Support for Your Marriage in Times of Trial



Editor’s note: The CatholicMatch Institute is featuring a Lenten series for Catholic married couples. Each reflection will focus on one of Christ’s seven last words on the cross. In addition there will be a Lenten action for married couples to put into practice. This is the last reflection in a seven-week series. Click here to see the full reflection series. 

On the night of the Last Supper, after sharing the Passover meal with his apostles, Jesus retreats to the Mount of Olives, aware that his hour is near. He exhorts the disciples, “Pray that you may not enter into temptation” (Luke 22:40). He withdraws from them a little further, kneels down and prays, “Father, if thou art willing, remove this cup from me; nevertheless not my will, but thine, be done.” And there appeared to him an angel from heaven, strengthening him” (Luke 22:42-43).

Finally Christ’s hour arrives. His passion begins. He is betrayed with a kiss from one of his inner circle. He is led to trial where he is interrogated, spit on and beaten. In the midst of this abuse, he is denied by the future head of his church despite Peter vowing he will never “fall away.” Christ is scourged at the pillar. The soldiers mock him as they dress him in a purple robe and crown him with thorns. Jesus continues on the road to Calvary, flogged to near-death, unable to bear the weight of the cross on his broken body.

The severe mental and physical suffering of Jesus before he is even put on the cross is harrowing. His hands and feet are then nailed to a cross where he hangs for three hours. His body is in complete trauma and close to death. With every breath, he experiences excruciating pain. He cries out in a loud voice, “Father, into your hands I commend my spirit” (Luke 23:46). The last words of Christ before he descends into darkness are the words of complete trust. Once again calling God “Father,” he breathes his last. Christ crucified.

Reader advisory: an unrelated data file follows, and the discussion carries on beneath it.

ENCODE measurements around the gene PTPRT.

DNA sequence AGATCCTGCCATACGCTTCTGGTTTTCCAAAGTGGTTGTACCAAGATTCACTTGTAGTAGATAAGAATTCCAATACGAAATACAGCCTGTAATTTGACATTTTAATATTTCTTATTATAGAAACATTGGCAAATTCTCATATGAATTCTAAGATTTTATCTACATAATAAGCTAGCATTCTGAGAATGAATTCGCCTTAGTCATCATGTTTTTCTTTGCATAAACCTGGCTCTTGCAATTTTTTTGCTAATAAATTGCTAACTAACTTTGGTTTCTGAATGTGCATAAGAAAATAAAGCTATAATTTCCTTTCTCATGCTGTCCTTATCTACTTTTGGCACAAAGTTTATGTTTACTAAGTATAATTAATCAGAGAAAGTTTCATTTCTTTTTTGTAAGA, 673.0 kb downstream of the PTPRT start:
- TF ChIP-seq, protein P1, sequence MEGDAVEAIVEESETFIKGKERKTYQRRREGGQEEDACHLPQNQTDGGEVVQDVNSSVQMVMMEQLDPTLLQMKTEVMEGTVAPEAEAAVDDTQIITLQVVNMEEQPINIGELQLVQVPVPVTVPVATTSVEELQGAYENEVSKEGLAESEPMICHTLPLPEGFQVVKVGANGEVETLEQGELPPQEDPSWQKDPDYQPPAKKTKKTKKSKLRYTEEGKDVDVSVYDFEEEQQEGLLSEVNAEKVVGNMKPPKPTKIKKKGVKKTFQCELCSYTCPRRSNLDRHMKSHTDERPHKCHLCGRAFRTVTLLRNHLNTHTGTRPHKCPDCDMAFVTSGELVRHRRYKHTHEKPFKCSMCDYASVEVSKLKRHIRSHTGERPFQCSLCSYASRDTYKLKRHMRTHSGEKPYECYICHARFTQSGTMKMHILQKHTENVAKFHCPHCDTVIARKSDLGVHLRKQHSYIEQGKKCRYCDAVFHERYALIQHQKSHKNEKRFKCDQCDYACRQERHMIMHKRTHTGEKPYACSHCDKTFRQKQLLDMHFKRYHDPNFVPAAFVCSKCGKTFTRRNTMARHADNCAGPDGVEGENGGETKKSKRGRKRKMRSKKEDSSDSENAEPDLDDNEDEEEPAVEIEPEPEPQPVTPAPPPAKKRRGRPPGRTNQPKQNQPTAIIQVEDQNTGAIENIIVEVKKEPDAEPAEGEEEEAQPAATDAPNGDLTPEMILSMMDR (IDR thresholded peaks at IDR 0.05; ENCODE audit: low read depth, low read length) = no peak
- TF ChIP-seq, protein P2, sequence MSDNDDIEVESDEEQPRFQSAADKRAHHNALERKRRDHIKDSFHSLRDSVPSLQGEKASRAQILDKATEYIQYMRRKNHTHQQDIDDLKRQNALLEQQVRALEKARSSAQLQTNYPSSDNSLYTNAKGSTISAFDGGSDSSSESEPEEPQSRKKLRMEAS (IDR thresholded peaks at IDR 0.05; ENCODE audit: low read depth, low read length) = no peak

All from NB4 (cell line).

Through his suffering, Christ loves to the end. In his resurrection, he conquers sin and death, opening the gates to heaven. St. Alphonsus illustrates, “When the Lord realized that this love of his was not sufficient to move us in our coldness to love him, he determined to demonstrate to us by his deeds the love he has for us. It was for this that he showed himself to us dying on a cross and covered with wounds.”

Reflecting on Christ’s passion, the joy of Easter only comes after the desolation of Good Friday. On our marriage journey, life will send us many Good Fridays and Easter Sundays. By remaining faithful through the trials, our love will be transformed. What can we do during times of trial? In Gethsemane, Jesus tells the disciples to pray so that they do not enter into temptation. Christ also prays. Christ, though perfect, still asks that the cup be removed from him. However by accepting his Father’s will, an angel is sent to strengthen him. We should pray always, but especially during times of trial. When you feel the most weak, envision Christ sending an angel to strengthen you. In the words of Christ, “Take courage, I have conquered the world” (John 16:33).

A faith-filled, joyful marriage is not without troubles. By working through these hardships faithfully and accepting God’s will in our lives, we merit his eternal reward. As Father Jacques Philippe describes, “The look in his eyes is the purest, truest, tenderest, most loving, and most hope-filled in this world. The greatest gift given those who seek God’s face by persevering in prayer may be that one day they will perceive something of this divine look upon themselves.” On that day, Christ will welcome us into his glory, “Well done, good and faithful servant” (Matthew 25:23).

A marriage that is truly in Christ, a marriage upon which his school of gratitude and openness has left its mark of joy and warmth, is a sign of the Kingdom that is coming. It is a blessing to the couple, to their children, and to everyone who knows them. It offers a sign of hope and a loving witness to human dignity in a world where hope often seems absent and human dignity is often degraded. It is a sign of the Kingdom because the love of Christ moves the married couple to ever greater heights of love. – Marriage: Love and Life in the Divine Plan

Lenten Actions
1.    On Good Friday, we remember Christ’s passion.  From 12pm to 3pm, be mindful of Christ hanging on the cross. If you are able, turn off the phone and computer. Engage in quiet meditation on Christ’s suffering.
2.    Attend an afternoon service for Christ’s passion and veneration of the Cross. For those who cannot make the service, prominently display a crucifix in your home.
3.    Beginning on Good Friday, say the Divine Mercy novena with your family for nine days through Divine Mercy Sunday.


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